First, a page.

To answer that, let’s go back to their wild ancestors. 

Those dogs lived from meal to meal. 

And they never knew when they’ll get another meal next. 

So they gorge themselves on their food for the day. 

Then, if there’s a surplus, they bury it.

That way, they can go back to it when there’s no food. 

However, now, that’s not how most Basset Hounds live. 

But still, the instinct remains. 

And they continue to keep a food stash. 

#4: Dachshund

Did you know?

In German, “dachs” means badger. 

Meanwhile, “hund” means dog. 

So Dachshund literally means badger dog. 

They were named this because they helped hunt badgers. 

“But they’re so small.”

Well, that’s actually their advantage. 

Their size gets them into badger dens. 

And this allows them to flush the creatures out. 

That’s after a lot of digging.

Don’t believe it?

Check out how deep these little pups can dig in this video:

This is the reason the habit of digging is just natural to them. 

Additionally, they find it fun. 

And they make it extra special by adding a bone or treat to bury. 

So if you find them deep in the earth, don’t fret. 

They’re just keeping their treasure safe. 

#5: Miniature Schnauzer

These pups look so sweet and adorable. 

But don’t let that fool you. 

Schnauzers love adventure. And they won’t mind getting into trouble for it.

Also, they used to hunt rats. 

To do that, they dug up burrows of small creatures. 

With that, their adventure can come in digging and burying bones. 

However, they can wreck your yard. 

And they can make it look like a mini warzone. 

To prevent that, you can assign a designated dig area for your pooch. 

“How do I do that?”

First, you need to till the earth in a specific area of your yard. 

Or you can purchase a sandbox. 

See, dogs love to dig in soft or sandy soil. 

After setting up, sprinkle or bury some treats in the area. 

You can also hide toys in their dig pit. 

Then, if they dig there, reward your pup. 

But remember, be consistent.

Continuously bury treats in the same area. 

This will make your pup love digging and burying there and nowhere else.

#6: Australian Shepherd

Aussies are wiggly balls of energy.

Because of that, it’s easy to assume it’s natural for them to go “down under.”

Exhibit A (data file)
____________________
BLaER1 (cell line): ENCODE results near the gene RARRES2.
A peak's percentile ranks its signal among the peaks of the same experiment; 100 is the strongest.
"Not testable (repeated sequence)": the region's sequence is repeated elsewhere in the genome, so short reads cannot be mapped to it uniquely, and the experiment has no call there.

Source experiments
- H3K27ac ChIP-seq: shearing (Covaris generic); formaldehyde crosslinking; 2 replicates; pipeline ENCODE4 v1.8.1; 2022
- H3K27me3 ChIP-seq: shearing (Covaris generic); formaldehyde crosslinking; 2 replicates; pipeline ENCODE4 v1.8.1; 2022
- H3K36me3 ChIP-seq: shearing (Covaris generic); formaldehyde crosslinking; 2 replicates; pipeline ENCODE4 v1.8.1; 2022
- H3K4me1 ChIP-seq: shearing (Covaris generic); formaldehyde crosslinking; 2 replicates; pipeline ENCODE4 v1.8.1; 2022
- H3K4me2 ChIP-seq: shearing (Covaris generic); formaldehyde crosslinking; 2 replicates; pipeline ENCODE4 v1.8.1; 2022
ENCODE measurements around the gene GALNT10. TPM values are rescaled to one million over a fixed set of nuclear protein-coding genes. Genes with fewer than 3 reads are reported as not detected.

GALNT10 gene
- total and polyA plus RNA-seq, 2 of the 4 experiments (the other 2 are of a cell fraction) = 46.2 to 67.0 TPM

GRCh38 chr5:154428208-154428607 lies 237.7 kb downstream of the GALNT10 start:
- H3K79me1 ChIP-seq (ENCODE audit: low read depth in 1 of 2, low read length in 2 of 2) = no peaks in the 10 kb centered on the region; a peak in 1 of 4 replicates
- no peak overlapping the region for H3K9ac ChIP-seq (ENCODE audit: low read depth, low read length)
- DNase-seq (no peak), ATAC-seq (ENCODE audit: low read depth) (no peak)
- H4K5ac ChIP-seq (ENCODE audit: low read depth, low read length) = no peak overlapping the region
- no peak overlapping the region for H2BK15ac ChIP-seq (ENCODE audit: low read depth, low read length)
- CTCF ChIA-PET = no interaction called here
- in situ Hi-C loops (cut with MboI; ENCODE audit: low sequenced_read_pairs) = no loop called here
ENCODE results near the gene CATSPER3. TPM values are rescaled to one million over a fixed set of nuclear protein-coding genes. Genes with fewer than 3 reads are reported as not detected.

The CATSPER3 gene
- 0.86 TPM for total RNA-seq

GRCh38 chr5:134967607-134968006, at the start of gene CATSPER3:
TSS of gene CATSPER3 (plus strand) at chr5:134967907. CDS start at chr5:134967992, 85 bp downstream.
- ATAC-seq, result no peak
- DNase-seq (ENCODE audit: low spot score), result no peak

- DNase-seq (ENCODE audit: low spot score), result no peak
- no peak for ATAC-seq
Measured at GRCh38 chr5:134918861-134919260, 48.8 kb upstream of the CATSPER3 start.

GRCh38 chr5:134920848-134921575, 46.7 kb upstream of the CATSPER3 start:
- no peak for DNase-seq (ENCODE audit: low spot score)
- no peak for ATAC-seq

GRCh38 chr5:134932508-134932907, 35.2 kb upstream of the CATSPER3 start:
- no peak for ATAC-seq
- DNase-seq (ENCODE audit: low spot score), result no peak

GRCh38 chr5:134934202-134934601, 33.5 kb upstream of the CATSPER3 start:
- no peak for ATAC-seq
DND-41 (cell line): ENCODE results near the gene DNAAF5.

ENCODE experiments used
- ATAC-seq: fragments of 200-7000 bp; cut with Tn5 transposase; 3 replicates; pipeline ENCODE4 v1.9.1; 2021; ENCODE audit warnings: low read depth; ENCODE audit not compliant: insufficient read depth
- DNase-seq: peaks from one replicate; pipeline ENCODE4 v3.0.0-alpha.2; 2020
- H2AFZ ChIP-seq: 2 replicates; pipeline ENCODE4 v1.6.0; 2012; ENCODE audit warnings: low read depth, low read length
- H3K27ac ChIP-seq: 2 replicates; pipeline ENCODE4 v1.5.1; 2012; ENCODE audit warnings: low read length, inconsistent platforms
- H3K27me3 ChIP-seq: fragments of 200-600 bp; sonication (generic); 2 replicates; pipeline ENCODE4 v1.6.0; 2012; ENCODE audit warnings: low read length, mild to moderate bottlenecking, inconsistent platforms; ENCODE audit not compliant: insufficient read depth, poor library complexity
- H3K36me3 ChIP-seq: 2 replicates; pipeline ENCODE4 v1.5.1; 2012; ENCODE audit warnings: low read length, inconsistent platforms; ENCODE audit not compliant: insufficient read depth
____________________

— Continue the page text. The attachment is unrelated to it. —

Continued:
But digging and burying bones isn’t natural for them. 

That’s because they’re herders. 

And according to experts, hunting breeds are more prone to the burying habit than herders. 

So why do they still love doing it?

More often than not, it’s because they’re bored. 

As I mentioned, they’re filled with energy. 

And they were bred to be busy. 

So they’ll always be looking for something to do. 

That’s why they need plenty of exercise. 

So if you have an open space they can run around in, that’s great. 

And if you don’t, constant long walks are a must. 

You can also take them to dog parks or go hiking with them.

Another alternative is signing them up for dog sports like:

  • Rally.
  • Agility.
  • Flyball.
  • Dock diving.

These use up their extra stores of energy.

More than that, multiple studies have found that activities have many benefits to their health like:

  • Improved bone health.
  • Improved coordination.
  • Maintained a healthy weight.
  • Improved organ and lung function.

#7: Siberian Husky

Siberian Husky

Huskies are an old breed. 

They go back more than 4,000 years. 

And in most of that time, they were used as hunting dogs. 

Moreover, they worked in the coldest regions of Siberia. 

And there, game wasn’t easy to find. 

Given those conditions, it became natural for them to hide stashes. 

Until today, modern Huskies still continue the practice. 

The problem is they’re picky with their hiding spots. 

And they can hide their bones in far places. 

So if you don’t have a well-fenced yard, your Husky might wander off. 

Especially that they’re escape artists too.

So, it’s better to secure your fence. 

And if you don’t want them to dig up your entire yard, set a dig spot. 

Sometimes, they may also do it out of boredom. 

That’s because Huskies love being busy and entertained

So give do something with them like:

  • Swimming.
  • Playing fetch.
  • Going to the dog park.
  • Teaching them new tricks.